Katoghike Tsiranavor Church of Avan

Holy Mother of God Katoghike Church of Avan
Ավանի Սուրբ Աստվածածին Կաթողիկե Եկեղեցի

Katoghike Tsiranavor Church of Avan
Shown within Armenia
Basic information
Location Avan district, Yerevan,  Armenia
Geographic coordinates 40°12′54″N 44°34′19″E / 40.215048°N 44.571965°E / 40.215048; 44.571965Coordinates: 40°12′54″N 44°34′19″E / 40.215048°N 44.571965°E / 40.215048; 44.571965
Affiliation Armenian Apostolic Church
Architectural description
Architectural type Radiating (Hripsime); Inner octagon with cylindrical niches
Architectural style Armenian
Completed 6th century
Dome(s) Thought to have had 5 (a single larger dome in the center, and 4 cupolas at each corner).

Holy Mother of God Katoghike Church of Avan (Armenian: Ավանի Սուրբ Աստվածածին Կաթողիկե Եկեղեցի (Avani Surb Astvatsatsin Kat'oghike Yekeghets'i); also Katoghike Tsiranavor church, later renamed Surp Hovhannes) is a ruined 6th century church located in the Avan district of Yerevan, the capital of Armenia. It is the oldest surviving church inside Yerevan's city limits.


The church of Katoghike was built in the late 6th century, between the years 591 or 595-602, by the pro-Byzantine Catholicos Hovhannes Bagavanetsi as his headquarters. He was installed as prelate of Byzantine Armenia by the Byzantine emperor Mauricius. The headquarters of his rival, the pro-Persian Catholicos, was located in Dvin. Adjacent to the church on the north side are the foundations of the palatial residence of Catholicos Hovhannes, thought to have been constructed before the church around the years 581-582. According to the 7th-century Armenian historian Sebeos, both structures were built under the Catholicos' supervision. The church is believed to have been dedicated to the Apostles. In the year 602 the Persian King Khosrov II seized Avan, and having eliminated the Avanian Catholicos, transformed the complex into a monastery.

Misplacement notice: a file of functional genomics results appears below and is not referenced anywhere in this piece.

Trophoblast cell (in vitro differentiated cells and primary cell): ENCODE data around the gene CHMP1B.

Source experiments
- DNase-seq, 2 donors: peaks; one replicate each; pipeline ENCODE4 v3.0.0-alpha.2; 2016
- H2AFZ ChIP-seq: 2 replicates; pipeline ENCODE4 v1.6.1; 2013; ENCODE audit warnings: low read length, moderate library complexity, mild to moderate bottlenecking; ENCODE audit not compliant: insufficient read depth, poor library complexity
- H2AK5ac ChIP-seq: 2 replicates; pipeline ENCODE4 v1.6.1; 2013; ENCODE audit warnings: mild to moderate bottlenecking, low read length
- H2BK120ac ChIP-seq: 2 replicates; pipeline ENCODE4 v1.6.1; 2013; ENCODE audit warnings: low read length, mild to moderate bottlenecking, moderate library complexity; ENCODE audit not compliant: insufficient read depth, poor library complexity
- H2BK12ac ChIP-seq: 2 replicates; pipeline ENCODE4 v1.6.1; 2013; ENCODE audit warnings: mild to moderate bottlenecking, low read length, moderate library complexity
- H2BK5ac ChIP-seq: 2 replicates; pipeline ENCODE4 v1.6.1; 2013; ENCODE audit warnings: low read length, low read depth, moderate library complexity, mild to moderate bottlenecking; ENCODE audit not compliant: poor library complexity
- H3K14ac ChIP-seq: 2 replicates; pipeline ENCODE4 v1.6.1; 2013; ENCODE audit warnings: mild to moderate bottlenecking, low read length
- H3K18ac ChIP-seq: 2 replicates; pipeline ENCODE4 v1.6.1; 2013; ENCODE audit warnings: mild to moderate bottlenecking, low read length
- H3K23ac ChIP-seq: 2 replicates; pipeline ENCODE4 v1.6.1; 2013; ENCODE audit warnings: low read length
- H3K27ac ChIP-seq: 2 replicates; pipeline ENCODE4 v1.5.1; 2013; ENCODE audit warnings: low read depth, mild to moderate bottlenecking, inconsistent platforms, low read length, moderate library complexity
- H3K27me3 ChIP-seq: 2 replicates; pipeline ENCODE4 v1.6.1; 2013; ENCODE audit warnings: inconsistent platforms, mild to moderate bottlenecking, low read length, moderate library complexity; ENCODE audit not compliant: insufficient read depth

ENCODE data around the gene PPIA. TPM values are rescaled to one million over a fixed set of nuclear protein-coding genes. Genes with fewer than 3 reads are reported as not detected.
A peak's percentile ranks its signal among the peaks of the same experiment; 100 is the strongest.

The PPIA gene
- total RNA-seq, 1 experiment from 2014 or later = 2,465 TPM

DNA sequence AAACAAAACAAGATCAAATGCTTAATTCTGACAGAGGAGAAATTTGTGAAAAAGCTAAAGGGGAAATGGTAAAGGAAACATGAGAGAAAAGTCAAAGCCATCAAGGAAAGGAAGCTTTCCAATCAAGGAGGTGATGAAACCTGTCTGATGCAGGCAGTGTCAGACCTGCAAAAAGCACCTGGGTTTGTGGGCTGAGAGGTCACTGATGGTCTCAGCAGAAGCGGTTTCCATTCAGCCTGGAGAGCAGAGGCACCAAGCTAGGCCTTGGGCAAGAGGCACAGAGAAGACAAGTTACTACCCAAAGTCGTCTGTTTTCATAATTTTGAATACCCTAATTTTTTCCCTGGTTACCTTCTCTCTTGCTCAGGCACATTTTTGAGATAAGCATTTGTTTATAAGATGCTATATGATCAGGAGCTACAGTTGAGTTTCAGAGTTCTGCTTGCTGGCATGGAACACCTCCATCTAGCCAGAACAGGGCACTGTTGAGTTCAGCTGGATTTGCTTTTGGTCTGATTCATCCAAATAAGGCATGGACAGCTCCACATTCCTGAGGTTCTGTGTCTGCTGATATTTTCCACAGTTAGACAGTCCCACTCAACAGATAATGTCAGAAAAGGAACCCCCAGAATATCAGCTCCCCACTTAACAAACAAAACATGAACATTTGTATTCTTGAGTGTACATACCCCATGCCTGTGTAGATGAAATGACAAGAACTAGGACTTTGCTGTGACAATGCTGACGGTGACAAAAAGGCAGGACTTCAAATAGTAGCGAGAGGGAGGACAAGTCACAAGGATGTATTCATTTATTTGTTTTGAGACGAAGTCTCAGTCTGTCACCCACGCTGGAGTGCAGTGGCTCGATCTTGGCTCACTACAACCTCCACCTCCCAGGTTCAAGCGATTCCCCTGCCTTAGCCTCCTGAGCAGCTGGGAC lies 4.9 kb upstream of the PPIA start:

Katoghike Church which would later be renamed Surp Hovhannes, was constructed upon what was the site of previous structures. Numerous ornamented stones found during excavations predominantly on the western side of the building confirm this notion. The remains of the structure sit on a two-stepped platform, while the church's vaults, domes, and roof are missing as well as portions of the upper walls. Architectural historian Toros Toramanian believed that the current roofless church once had five domes; a single larger dome in the center and four smaller cupolas over each corner of the church, above the circular corner chambers. If correct, Avan would be the first such example of a church with five cupolas. The church is quatrefoil in plan, with an octagonal central bay originally with a dome above. There are four semi-circular apses, and four three-quarter circle diagonal niches leading to circular chambers in the corners of the church. The circular shape of the side-chapels gives the church its unique design.

The front (west) façade has lengthy inscriptions on either side of the entry upon the top third of the building, and also on the lintel above the front door there is a short inscription. The name 'Yohan' can be found written within one of the inscriptions, possibly as an earlier style of the name of Hovhannes, but thought not to be of any reference to the Catholicos. A low arched doorway leads into the church from the western wall and is surrounded by an ornamented casing, three-quartered pillars, topped with capitals and lunettes. A vishap stone was used in the interior as the lintel above the main portal. At the north wall is another doorway thought to have been constructed at a later time, after the church was built, to lead to the palace of the Catholicos. Aside from the reasons previously mentioned, the church of S. Hovhannes is important architecturally because it is thought to have been a prototype of Saint Hripsime Church completed later in the year 618. Conservation work was done to the church in 1940-1941, and again in 1956-1966, and 1968.



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